Thousands of agencies? What thousands, there might be 100 if that many that could use any T-band frequencies (50 mi max from Columbus circle only). Keep dreaming, NYC will never give up any frequency it doesn't have to, and you can be rest assured NYC will get a waiver, if not from the FCC it will come outright from Congress, just as the TV channel 16 came from.
I also don't think there are any analog Sabers left out there, havn't seen one for years except as a desk queen monitor.
So, if we're holding to the old 90.305 locations, how did Nassau County end up with a Channel 19 trunked system? Okay, maybe my thousands of agencies is a bit hyperbolic, but there are a number of agenices that have no resources to expand capacity or build out. Economics will catch up and regionalization will release some of those resources without NYC, but a "give back" should be a stipulation of a waiver grant. And, all those subscriber units, repeaters, and voting receivers are already narrowband capable. The only limitation would be the expense of labor and logistics.

Another thing that's on my mind is DOITT's choice of 6-1/4 offsets (like 700 MHz channels) for frequencies (look at WPPU442 for an example) making it pretty difficult for others to license around them.

I don't know - but giving out a waiver 'just because' sends the message to every other Part 90 licensee that they wasted their money and effort by doing the right thing and narrowbanding. In the end, you're probably right and politics will prevail.
 

radioman2001

Member
Joined
Mar 6, 2008
Messages
2,795
Location
New York North Carolina and all points in between
There is a push to make TV channels 14 through 22 public safety frequencies. This is a result of a number of things that have happened over the last 10 years. I believe that Wayne New Jersey got frequencies in the CH19 or 20 band, and this was a result of doing what NYC did, they went to DC with a lot of lawyers and representatives and basically got Congress to free up those channels. Once NYC and Wayne got their allocations, the flood gates were open. South New Jersey got allocations for their trunking systems, Penn did too, but at a price TV interference when the band opens. If you want to pay for it, and there are a lot of agencies that are too cheap to do it, you can get TV channels allocations. Even bussiness band has gotten allocations outside the 50 mi radius of NYC, I have gotten them too. So there are enough channels to go around, IF you want to pay for them. Instead everybody including the co-ordinators wants NYC splinters. I don't see it as a fix for those that want additional channels. Let them go the route that a lot of agencies did, including Suffolk County, and pay for the coordination and the waivers required.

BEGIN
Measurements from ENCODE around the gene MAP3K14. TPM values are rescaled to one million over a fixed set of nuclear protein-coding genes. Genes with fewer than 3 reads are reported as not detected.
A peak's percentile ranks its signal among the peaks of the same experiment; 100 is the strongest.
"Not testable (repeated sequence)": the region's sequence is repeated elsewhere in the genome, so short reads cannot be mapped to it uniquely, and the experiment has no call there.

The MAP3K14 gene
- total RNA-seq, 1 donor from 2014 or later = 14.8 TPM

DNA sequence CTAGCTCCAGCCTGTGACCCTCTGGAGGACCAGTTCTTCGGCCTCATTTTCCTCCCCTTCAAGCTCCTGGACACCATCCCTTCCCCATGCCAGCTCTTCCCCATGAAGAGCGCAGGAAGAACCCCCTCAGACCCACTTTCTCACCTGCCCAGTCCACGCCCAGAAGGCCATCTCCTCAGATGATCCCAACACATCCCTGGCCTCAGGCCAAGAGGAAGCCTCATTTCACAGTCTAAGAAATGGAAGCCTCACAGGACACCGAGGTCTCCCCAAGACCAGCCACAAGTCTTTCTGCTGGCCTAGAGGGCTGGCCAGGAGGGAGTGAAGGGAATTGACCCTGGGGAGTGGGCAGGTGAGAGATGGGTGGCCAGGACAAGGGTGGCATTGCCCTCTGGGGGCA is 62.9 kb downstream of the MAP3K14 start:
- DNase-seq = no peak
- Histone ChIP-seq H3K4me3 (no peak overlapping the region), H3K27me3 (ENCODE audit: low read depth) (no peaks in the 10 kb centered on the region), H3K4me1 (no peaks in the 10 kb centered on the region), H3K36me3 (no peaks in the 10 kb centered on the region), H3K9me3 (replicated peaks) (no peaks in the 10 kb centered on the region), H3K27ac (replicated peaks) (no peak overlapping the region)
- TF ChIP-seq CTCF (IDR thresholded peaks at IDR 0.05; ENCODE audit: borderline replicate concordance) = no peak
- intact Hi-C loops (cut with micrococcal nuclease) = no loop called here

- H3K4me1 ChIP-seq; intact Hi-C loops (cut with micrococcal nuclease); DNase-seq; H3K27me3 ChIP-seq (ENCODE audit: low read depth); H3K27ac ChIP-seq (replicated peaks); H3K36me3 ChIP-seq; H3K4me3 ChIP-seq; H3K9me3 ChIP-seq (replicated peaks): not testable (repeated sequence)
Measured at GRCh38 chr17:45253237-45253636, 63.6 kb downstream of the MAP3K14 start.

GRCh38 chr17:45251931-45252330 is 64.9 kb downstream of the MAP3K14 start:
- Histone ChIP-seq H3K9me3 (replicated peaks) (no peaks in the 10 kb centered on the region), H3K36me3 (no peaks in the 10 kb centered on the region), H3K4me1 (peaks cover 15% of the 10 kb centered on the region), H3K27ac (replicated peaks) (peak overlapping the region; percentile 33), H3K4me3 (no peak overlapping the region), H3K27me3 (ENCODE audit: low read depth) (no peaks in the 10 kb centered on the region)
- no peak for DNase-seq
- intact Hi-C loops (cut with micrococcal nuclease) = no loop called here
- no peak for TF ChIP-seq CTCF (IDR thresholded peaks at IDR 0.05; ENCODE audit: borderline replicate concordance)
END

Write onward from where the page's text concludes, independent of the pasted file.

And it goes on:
902

Member
Premium Subscriber
Joined
Nov 7, 2003
Messages
2,391
Location
Downsouthsomewhere
There is a push to make TV channels 14 through 22 public safety frequencies. This is a result of a number of things that have happened over the last 10 years. I believe that Wayne New Jersey got frequencies in the CH19 or 20 band, and this was a result of doing what NYC did, they went to DC with a lot of lawyers and representatives and basically got Congress to free up those channels. Once NYC and Wayne got their allocations, the flood gates were open. South New Jersey got allocations for their trunking systems, Penn did too, but at a price TV interference when the band opens. If you want to pay for it, and there are a lot of agencies that are too cheap to do it, you can get TV channels allocations. Even bussiness band has gotten allocations outside the 50 mi radius of NYC, I have gotten them too. So there are enough channels to go around, IF you want to pay for them. Instead everybody including the co-ordinators wants NYC splinters. I don't see it as a fix for those that want additional channels. Let them go the route that a lot of agencies did, including Suffolk County, and pay for the coordination and the waivers required.
Before Channel 16 was waivered for NYC, the waivers for Channel 19 use through waiving 90.305 began in 1994 with the former NJ APCO guy who worked as a communications engineer for the NJSP. We started to see the first systems in 1995; these systems were given WIL/WIM callsigns.